Save a Life, Get Fired

By:Michael Seinberg

A 21-year-old lifeguard in Miami, FL recently helped to save a man’s life and was immediately fired for his efforts. Why? Because the almost-drowning victim had the temerity to almost-drown in a section of beach outside the lifeguard’s official area. Tomas Lopez, a lifeguard and employee of the Jeff Ellis Management Company, was manning his post on Hallandale Beach when he heard screams from an apartment complex nearby. Doing what he was paid to do and trained to do, he radioed his supervisor to cover his post and ran. By the time he arrived he helped to get the man out of the water and began to perform basic CPR. Lopez described the man as “really blue” and he wasn’t referring to his mood.

“He was coughing up water,” said Lopez. “You could tell he lacked oxygen.”  The almost-drowned guy was transported to the hospital where he was treated and is doing fine. Hopefully he won’t want to sue Lopez like the NJ woman who’s suing the off duty cop for saving her life.

Soon after his heroic act, the management company fired Lopez for leaving his coverage area, then took it a step further by firing two more lifeguards who spoke up and told the company they would have done the same thing. Mind you they just spoke up, they didn’t actually break any corporate rules. Oh yeah they did, they disagreed with a stupid policy.  Then two more lifeguards quit in protest.

As you can imagine, this all generated quite a bit of publicity, leading to appearances on the Today show, CNN, and many other interviews for Lopez. The City of Miami, employs the Ellis company to supply lifeguards to the two public beaches and a municipal pool. The company is paid $334,000 per year for said services and has held the contract for the past 10 years. Lopez has been on the job for 4 months and gets $8.25 per hour.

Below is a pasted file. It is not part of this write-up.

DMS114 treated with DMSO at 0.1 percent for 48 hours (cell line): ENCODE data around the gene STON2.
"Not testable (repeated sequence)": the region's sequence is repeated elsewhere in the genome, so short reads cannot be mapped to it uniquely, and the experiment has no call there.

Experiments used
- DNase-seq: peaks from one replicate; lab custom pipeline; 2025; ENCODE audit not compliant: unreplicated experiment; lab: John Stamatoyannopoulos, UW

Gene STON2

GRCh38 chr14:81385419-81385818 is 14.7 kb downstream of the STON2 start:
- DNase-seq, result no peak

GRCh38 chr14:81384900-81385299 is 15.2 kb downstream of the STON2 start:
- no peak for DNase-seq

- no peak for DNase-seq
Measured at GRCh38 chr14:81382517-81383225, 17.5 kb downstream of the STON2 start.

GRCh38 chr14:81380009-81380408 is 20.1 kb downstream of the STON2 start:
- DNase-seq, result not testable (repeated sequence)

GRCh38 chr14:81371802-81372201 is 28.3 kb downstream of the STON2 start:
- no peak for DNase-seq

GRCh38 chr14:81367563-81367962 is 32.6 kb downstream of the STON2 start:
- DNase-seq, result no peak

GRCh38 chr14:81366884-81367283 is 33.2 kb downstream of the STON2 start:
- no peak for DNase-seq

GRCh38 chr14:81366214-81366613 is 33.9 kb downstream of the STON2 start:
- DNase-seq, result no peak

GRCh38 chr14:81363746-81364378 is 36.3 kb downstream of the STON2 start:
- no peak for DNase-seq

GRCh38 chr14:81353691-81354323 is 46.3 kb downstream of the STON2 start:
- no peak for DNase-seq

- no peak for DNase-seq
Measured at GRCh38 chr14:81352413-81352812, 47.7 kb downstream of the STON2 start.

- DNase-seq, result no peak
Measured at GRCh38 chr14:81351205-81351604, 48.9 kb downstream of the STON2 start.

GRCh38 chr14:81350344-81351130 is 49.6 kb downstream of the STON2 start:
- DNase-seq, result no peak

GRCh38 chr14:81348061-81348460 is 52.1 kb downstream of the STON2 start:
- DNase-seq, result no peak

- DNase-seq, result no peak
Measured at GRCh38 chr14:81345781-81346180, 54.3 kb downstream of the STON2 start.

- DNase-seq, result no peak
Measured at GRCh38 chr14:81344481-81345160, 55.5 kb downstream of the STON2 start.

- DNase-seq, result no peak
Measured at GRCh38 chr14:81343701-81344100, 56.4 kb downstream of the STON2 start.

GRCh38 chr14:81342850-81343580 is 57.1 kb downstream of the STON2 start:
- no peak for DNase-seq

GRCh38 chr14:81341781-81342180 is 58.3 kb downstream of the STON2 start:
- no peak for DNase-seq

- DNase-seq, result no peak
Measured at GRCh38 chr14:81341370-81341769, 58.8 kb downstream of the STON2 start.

After the flood of negative publicity, the company suggested “liability issues” were to blame.  No surprise to us here at LRANY.  Jeff Ellis (president of the company) himself called Lopez and offered him and the other guards their jobs back. Ellis felt that upon further reflection (huge public embarrassment), that Lopez was “well-intentioned.” Lopez has decided to step back from lifeguarding and focus on his business administration studies at Broward College. I imagine he’s learned a few good lessons here. “I learned that you do what you think is right and you can’t be hesitant,” said Lopez.

Ellis has learned a few things too. “It’s always been city policy whether it’s in a protected or unprotected area to respond to an emergency,” said city spokesman Peter Dobens. After finding out about the firing, Hallandale Beach called for an immediate review of the incident.

When the dust finally clears, one can hope that the Lopez’s bravery will expose how fear of lawsuits is actually making us all less safe.

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